I can tell you right now one thing that ESPN absolutely got right in its reshuffling this past week of its “Sunday Night Baseball” broadcast:
Hiring David Cone from the YES Network and teaming him with play-by-play voice Karl Ravech and analyst Eduardo Perez in its conventional booth.
Cone, who will continue to call some Yankees games, is a superb analyst — humorous, anecdotal, and astute, while also possessing the inquisitiveness to have developed a solid grasp of analytics.
Perez is another affable ex-player with the ability to talk analytics in layman’s terms — he has been part of ESPN’s alternative “Statcast” broadcasts.
I’ve missed the gravitas of Dan Shulman in the “Sunday Night” booth since he gave up the play-by-play role after the 2017 season, but Ravech, a Needham native who has been prominent on ESPN’s baseball coverage for nearly 30 years, is a more than suitable option.
ESPN is beginning a long-term broadcast rights extension in the 2022 season. With Ravech, Cone, and Perez in the booth on Sunday nights, it finally has an appealing broadcast team worthy of what has become the premier MLB broadcast package.
As for what probably won’t work, well, let’s put it this way: ESPN’s has not given up on trying to make A-Rod happen.
When the “ManningCast” became a phenomenon this season as the alternative to ESPN’s “Monday Night Football” broadcast, it was but a matter of time before imitators began sprouting up across other sports.
And so here comes the first, and just what no one outside of Bristol, Conn., asked for: “Sunday Night Baseball with Kay-Rod.”
The broadcast, featuring Alex Rodriguez and YES Network play-by-play voice Michael Kay (sure are a lot of Yankees ties in this new arrangement), will air eight times during the season on ESPN2 as an alternative to the traditional broadcast during the highest-profile rivalry games.
Rodriguez and Kay will be on site for some games, and live from their home studios — like the setup for Peyton and Eli Manning — on others. Per ESPN, the broadcasts will “integrate fantasy baseball, predictive analytics, and special guests tied to the game.”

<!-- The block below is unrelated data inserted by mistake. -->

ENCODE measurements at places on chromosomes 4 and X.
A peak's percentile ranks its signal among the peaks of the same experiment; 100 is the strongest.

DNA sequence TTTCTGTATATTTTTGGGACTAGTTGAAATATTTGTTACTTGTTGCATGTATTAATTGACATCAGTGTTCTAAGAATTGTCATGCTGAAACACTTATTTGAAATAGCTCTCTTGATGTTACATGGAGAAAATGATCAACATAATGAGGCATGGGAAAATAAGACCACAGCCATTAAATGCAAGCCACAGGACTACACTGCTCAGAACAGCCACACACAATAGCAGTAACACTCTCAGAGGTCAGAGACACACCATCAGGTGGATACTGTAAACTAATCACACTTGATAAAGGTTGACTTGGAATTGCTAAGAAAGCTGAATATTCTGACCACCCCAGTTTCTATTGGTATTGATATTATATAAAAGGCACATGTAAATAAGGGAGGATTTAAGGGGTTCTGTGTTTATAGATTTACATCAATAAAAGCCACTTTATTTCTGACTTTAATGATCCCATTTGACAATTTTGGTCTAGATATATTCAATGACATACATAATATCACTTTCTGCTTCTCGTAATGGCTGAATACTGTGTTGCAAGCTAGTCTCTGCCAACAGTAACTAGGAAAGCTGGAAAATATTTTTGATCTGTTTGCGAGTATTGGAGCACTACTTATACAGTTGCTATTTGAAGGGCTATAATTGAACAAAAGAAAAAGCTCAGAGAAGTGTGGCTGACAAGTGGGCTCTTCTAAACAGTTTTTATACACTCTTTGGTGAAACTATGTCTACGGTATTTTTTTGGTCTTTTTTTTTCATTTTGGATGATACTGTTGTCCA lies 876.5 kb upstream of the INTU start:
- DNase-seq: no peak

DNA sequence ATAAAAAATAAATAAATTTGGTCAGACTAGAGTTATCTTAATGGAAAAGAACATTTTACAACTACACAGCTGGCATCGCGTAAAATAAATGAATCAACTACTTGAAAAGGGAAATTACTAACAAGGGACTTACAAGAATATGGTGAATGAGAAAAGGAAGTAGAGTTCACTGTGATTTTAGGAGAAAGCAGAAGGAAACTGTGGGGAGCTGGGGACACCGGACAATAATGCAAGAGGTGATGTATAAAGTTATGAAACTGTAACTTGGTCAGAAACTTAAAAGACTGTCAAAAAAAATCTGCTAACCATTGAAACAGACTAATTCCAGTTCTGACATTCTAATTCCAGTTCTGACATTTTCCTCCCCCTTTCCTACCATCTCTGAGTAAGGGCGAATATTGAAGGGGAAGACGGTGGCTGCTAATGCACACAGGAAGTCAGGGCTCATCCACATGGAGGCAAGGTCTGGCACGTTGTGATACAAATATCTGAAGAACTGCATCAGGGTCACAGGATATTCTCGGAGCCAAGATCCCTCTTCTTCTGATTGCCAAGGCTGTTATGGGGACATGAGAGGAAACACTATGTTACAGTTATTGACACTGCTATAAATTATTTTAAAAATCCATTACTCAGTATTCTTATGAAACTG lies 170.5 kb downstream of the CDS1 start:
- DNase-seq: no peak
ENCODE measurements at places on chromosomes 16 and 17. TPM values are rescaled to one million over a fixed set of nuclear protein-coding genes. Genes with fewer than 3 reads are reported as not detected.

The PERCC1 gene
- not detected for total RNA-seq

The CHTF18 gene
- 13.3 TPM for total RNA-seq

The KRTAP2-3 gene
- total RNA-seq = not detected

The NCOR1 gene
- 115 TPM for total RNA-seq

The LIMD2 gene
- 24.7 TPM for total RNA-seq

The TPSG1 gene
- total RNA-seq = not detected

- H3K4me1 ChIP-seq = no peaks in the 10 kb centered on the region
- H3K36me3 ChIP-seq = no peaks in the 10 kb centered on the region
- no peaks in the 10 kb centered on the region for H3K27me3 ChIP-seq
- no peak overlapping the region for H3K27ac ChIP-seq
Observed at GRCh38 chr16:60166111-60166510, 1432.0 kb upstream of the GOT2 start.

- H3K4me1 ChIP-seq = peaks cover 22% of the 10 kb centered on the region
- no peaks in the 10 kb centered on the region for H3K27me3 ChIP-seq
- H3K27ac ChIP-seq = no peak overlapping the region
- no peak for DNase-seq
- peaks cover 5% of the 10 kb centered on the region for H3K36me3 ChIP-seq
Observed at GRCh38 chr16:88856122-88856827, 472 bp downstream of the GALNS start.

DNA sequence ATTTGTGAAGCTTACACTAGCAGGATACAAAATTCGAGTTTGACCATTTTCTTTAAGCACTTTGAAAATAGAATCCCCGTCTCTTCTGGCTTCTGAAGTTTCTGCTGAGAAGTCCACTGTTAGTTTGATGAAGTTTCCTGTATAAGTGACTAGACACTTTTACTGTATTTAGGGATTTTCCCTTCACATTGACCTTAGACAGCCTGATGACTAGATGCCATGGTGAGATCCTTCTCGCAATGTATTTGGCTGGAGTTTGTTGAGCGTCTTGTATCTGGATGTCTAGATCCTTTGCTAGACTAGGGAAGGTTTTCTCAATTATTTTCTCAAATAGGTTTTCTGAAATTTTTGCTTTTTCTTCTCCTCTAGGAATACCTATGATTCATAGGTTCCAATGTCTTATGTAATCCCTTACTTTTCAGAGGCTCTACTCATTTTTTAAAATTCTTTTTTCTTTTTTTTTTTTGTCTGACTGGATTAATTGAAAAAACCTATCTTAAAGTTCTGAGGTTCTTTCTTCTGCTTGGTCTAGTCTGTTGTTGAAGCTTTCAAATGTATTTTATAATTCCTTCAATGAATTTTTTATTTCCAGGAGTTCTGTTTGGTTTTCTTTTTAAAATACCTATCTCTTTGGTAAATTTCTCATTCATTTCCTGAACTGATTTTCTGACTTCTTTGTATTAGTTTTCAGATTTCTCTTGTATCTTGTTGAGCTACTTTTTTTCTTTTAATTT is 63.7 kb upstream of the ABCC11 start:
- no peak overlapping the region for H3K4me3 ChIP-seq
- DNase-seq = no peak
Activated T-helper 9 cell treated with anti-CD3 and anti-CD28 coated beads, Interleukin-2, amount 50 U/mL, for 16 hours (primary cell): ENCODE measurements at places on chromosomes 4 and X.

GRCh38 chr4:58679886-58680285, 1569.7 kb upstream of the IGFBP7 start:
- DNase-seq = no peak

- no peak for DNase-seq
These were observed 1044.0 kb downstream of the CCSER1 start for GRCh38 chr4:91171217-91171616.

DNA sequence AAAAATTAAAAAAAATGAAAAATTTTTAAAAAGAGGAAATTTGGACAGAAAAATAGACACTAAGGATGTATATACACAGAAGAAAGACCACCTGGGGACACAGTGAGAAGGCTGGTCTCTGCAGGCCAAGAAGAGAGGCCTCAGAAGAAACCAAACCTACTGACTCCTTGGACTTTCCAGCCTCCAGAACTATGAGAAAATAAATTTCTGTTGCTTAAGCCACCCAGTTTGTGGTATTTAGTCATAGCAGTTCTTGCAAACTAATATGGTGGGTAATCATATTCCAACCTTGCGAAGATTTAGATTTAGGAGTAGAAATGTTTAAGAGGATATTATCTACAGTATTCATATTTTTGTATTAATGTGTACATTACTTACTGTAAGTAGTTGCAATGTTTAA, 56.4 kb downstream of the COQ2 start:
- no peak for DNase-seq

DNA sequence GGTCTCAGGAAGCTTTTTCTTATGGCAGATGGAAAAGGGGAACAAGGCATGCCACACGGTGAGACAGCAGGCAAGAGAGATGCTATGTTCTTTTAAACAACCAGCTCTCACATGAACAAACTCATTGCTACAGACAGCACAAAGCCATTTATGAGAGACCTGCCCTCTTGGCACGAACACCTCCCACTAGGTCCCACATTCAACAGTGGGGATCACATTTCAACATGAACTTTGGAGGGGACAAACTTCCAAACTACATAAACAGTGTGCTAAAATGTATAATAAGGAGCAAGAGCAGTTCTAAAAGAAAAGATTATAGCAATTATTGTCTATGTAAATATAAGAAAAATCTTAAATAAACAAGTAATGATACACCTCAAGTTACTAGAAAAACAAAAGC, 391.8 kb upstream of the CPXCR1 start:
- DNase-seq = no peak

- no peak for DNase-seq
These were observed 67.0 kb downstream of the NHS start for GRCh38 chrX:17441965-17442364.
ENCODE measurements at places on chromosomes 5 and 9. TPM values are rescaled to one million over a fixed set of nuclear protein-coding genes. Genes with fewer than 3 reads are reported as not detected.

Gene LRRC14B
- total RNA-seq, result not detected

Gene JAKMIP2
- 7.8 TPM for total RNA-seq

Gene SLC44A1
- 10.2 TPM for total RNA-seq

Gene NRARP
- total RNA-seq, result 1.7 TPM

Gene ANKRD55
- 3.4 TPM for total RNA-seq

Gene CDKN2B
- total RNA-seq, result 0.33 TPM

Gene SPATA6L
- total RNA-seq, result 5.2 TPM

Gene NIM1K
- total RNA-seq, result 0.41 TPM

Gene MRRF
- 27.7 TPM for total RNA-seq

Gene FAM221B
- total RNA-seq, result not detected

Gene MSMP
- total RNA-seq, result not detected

The “Kay-Rod” broadcast serves one worthwhile purpose: It gets Rodriguez out of the conventional “Sunday Night” booth after four awkward seasons.
Despite a long list of transgressions, Rodriguez is one of baseball’s most accomplished players. He’s also a true fan of the game. But he struggled to come across as authentic during his time in the main booth — he sometimes seems like an alien perplexed by these ridiculous humans — and it’s tough to fathom how that will change in the new format, especially since the format is much more suited for the pace of an NFL game than a 4-hour-45-minute Red Sox-Yankees slog.
If anything, his awkwardness may be amplified, and not in an appealing way like it is with the Mannings.
The “ManningCast” works for a lot of reasons unique to them. Peyton is almost as natural as a host as he was playing quarterback. Eli comes across as the goofball kid sibling who likes nothing more than to push his more structured older brother’s buttons. They needle each other. They’re self-deprecating. They act like brothers do. And they also happen to be football savants who, amusingly, can’t hide their disgust for incompetent quarterback play.
And the Mannings, popular among their peers, have an A-List guest list. Who will A-Rod have on, that mean bald guy Kevin from “Shark Tank”?
The “Kay-Rod” broadcast cannot match that dynamic. It has no chance of coming close. It’s not even really A-Rod or Kay’s fault.
It’s common sense the only baseball combination that would work on a “ManningCast” level is Dennis Eckersley and Pedro Martinez, right?
It would be understandable if the sports-reading public assumed that newspaper reporters were rooting for The Athletic to fail. After all, one of its tech-bro founders, Alex Mather, smugly told the New York Times in 2017 that the site’s goal was essentially to shiv every newspaper sports section around the country.
“We will wait every local paper out and let them continuously bleed until we are the last ones standing,” he said.
Admittedly, there was some delicious irony in Thursday’s news that The Athletic is being sold to the New York Times — a newspaper! — for $550 million. The Athletic was — is — a quality product with an engaging approach to sports coverage, and Mather and co-founder Adam Hansmann surely hit the jackpot in the sale of their creation. But they can take a seat now. There are plenty of others still standing.
It should be noted, too, that every writer in the industry should have been rooting for The Athletic. As a standalone site, it offered well-paying, appealing jobs. It also gave newspaper writers something they rarely have had over the last couple of decades: leverage. If The Athletic pursued you, suddenly it might not have been embarrassing to ask for a raise.
Here’s hoping the Times, its new newspaper overlords, believes it worthwhile to keep The Athletic in its current format and structure. It’s a great product. You know, much like the newspaper sports section.